Evidence-based medicine

Evidence-based medicine is defined as deploying the best current scientific evidence that is available to give the best treatment and make the best decision effectively and efficiently.[12] Clinical guidelines are developed based on scientific evidence; for example, the ACC/AHA guidelines (for cardiovascular diseases), the GOLD guidelines (for chronic obstructive pulmonary disease), the GINA guidelines (for asthma), etc. They convert and classify the evidence using a systematic method, aiming to provide care with quality.[13] The guidelines cannot substitute clinical judgment, as they cannot meet all the circumstances.[13] Healthcare professionals can use the clinical guidelines as references or evidence to support their clinical judgement when prescribing therapy to patients.

Example: Clinical Guideline for controlling blood pressure (hypertension)

If there is an Asian male patient who is 40 years old and has recently been diagnosed with high blood pressure (with a blood pressure of 140/90) and without any other chronic diseases (comorbidities), such as type-2 diabetes, gout, benign prostatic hyperplasia, etc. His estimated 10-year risk of cardiovascular disease is 15%.

According to the NICE 2019 Hypertension guideline, the healthcare professional can consider starting anti-hypertensive therapy after a discussion with the patient.[14] The first-line therapy will be either an Angiotensin Converting Enzyme Inhibitor (ACEi) or an Angiotensin receptor blocker (ARB) (if the patient cannot tolerate ACEi).[14] If the blood pressure of the patient is not well controlled, the healthcare professionals can consider adding a calcium channel blocker (CCB)[15] or a Thiazide-like diuretic to the previous therapy, i,e, ACEi or ARBs with a CCB or a thiazide-like diuretic.[14]

Personalized medicine

Summary of pharmacokinetics and pharmacodynamics.

Every patient has their own body condition, for example, kidney function, liver function, genetic variations, medical history, etc. These are all the factors that should be considered by healthcare professionals before giving any pharmacological therapy. Most importantly, the advancing technology in genetics guides us to have more insight into the linkage between health and genes.[16] In pharmacological therapy, two areas of study are evolving: pharmacogenetics and pharmacogenomics. Age will affect the pharmacokinetics and pharmacodynamics of drugs, and hence the efficacy of the therapy. The effect of age causes deterioration of organ function,[17] like liver function and kidney function. Pharmacokinetics is the study of drugs' effects on absorption, distribution, metabolism, and elimination. Pharmacodynamics is the study of drugs' effects on our body and their mechanisms.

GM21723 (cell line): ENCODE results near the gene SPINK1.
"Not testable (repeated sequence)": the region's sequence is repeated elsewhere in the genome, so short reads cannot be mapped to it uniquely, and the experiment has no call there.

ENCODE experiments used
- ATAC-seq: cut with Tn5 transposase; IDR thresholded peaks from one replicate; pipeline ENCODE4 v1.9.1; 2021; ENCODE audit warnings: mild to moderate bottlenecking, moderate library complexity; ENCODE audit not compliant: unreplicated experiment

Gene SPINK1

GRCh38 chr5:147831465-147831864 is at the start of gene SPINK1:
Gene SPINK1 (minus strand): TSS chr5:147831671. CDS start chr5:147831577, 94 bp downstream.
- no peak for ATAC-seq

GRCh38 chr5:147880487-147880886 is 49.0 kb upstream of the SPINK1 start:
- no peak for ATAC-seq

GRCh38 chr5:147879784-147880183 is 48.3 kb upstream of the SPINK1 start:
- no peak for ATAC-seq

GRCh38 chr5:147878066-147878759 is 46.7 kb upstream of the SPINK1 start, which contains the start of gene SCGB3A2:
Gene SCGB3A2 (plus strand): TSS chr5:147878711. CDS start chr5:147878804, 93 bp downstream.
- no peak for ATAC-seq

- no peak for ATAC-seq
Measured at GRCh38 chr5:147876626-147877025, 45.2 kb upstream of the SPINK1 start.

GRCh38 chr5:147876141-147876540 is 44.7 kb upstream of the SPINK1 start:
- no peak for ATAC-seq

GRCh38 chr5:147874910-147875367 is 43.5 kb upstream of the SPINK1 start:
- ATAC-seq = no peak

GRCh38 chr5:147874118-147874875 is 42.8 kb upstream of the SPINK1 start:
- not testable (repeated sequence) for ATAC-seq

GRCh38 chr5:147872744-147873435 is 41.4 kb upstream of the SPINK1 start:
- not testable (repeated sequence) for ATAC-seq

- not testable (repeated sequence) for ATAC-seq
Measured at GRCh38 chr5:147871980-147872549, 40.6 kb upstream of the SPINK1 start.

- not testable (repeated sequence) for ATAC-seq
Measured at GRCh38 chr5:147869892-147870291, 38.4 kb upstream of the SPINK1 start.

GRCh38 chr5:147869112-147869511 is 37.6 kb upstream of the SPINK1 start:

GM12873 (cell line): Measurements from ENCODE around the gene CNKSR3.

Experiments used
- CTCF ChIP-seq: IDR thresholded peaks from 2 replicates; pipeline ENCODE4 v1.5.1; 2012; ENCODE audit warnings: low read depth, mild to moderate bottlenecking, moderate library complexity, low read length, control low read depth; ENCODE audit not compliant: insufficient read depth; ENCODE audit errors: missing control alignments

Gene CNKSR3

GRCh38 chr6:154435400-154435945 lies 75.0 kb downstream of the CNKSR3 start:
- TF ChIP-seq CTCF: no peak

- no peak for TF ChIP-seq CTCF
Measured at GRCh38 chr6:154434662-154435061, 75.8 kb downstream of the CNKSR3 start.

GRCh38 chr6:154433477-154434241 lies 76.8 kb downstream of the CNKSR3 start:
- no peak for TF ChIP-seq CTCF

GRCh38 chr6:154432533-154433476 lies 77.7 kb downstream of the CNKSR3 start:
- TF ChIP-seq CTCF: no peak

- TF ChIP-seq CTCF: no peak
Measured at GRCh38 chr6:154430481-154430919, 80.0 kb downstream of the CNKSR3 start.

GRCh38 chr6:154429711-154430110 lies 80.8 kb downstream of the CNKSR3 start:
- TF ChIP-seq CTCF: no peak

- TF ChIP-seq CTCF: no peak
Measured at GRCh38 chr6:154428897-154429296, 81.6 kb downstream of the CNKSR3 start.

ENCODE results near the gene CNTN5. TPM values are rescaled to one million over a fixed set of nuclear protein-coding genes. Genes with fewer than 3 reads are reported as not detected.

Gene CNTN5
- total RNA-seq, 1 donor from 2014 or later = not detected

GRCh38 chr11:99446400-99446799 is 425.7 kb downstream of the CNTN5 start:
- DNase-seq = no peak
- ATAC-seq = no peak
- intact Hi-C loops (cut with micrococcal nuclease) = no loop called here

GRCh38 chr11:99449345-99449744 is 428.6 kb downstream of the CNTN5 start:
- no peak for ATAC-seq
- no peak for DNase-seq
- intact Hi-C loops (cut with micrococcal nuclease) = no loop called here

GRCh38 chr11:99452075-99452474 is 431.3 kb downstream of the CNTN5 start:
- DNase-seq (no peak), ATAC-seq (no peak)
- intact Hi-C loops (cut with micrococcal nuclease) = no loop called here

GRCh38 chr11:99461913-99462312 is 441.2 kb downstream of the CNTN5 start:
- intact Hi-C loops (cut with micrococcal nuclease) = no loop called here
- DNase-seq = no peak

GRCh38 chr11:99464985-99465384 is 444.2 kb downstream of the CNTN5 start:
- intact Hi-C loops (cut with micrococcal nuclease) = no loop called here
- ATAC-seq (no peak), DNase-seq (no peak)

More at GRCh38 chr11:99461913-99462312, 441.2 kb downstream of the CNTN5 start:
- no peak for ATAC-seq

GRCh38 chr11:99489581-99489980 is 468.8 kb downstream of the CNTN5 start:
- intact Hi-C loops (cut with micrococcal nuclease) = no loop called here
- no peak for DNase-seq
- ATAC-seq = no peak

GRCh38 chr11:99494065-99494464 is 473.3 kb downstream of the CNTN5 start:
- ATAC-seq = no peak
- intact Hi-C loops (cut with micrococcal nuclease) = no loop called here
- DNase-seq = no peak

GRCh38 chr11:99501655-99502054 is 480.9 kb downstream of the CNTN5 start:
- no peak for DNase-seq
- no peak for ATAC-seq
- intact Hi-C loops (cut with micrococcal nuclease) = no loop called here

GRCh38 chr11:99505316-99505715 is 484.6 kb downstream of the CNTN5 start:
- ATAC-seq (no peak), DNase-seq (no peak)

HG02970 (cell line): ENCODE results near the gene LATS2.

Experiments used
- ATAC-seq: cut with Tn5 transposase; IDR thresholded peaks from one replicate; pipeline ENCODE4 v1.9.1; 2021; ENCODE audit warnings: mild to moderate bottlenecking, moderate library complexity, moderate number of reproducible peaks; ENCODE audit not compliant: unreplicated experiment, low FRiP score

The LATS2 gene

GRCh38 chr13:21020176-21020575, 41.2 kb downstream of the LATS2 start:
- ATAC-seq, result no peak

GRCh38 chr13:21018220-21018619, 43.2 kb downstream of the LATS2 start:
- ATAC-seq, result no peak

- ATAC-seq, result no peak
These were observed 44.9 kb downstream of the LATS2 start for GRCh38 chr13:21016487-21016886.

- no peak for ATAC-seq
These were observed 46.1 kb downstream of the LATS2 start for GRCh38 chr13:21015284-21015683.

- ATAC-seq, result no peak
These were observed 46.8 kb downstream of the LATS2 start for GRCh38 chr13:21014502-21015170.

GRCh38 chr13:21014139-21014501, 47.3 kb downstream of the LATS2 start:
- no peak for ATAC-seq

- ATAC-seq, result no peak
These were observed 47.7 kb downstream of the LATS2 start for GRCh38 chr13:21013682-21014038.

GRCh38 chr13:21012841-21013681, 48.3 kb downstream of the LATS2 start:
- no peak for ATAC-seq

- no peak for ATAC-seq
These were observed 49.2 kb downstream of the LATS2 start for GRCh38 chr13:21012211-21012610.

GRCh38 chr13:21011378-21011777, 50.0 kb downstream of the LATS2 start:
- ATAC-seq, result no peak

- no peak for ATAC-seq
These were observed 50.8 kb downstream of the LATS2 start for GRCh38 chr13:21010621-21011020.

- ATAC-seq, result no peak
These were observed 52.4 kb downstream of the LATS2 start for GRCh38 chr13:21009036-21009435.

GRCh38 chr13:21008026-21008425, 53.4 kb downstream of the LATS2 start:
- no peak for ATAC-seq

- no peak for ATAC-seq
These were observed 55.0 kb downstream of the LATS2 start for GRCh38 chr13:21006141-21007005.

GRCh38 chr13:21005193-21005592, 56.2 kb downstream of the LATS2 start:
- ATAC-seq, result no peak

Pharmacogenetics and pharmacogenomics

Pharmacogenetics is defined as the study of inherited genes causing different drug metabolisms that vary from each other, such as the rate of metabolism and metabolites.[18] Pharmacogenomics is defined as the study of associating the drug response with one's gene.[19] Both terms are similar in nature, so they are used interchangeably.

Multiple alleles can contribute together to a change in response to a drug by expressing a different form of an enzyme that responds differently than the normal ones.[18] The different forms of enzymes (phenotypes) include ultra-rapid metabolizers, moderate metabolizers, no-enzyme activity, etc. The genetic variations can also be used to match the particular adverse drug reaction in order to prevent the patient from suffering the unfavorable outcomes.[20] The genetic make-up can affect the pharmacokinetics.

Example: Azathioprine Therapy

Azathioprine is an immunomodulator for inflammatory bowel disease, for instance. Its metabolite relies on two different enzymes (TPMT and NUDT15) to eliminate its effect on our body during its metabolism. If the patient has the phenotype of the enzymes that metabolize it poorly, i.e., the poor metabolizer, more toxic metabolites are accumulated in the body. Thus, the patient has a greater risk of the related side-effect.[21] The side effect causes the adjustment of dosage[21] or switching to another drug.

Example: Omalizumab Therapy

Omalizumab is a humanized monoclonal antibody for the treatment of various allergic diseases, including asthma, urticaria, and allergic rhinitis.[22] It targets the immunoglobulin E (IgE) in human body, which plays an important role in allergic reactions.[23] The efficacy of omalizumab may vary among patients. To identify responders to omalizumab, the level of several biomarkers can be measured, including serum eosinophils, fractional exhaled nitric oxide, and serum IgE.[23][24] For instance, patients with higher baseline eosinophil counts are likely to respond better to omalizumab therapy.[24]

Medication compliance

Medication compliance is defined as the degree to which the patient follows the therapy that is recommended by healthcare professionals.[2] There are direct and indirect methods to evaluate compliance. Direct method refers to the measurement that the healthcare professionals observed or measure the patient's drug-taking behavior. Indirect method refers to the healthcare professionals do not observe or measure the drug-taking behavior of the patient but use the other source of information to evaluate the compliance.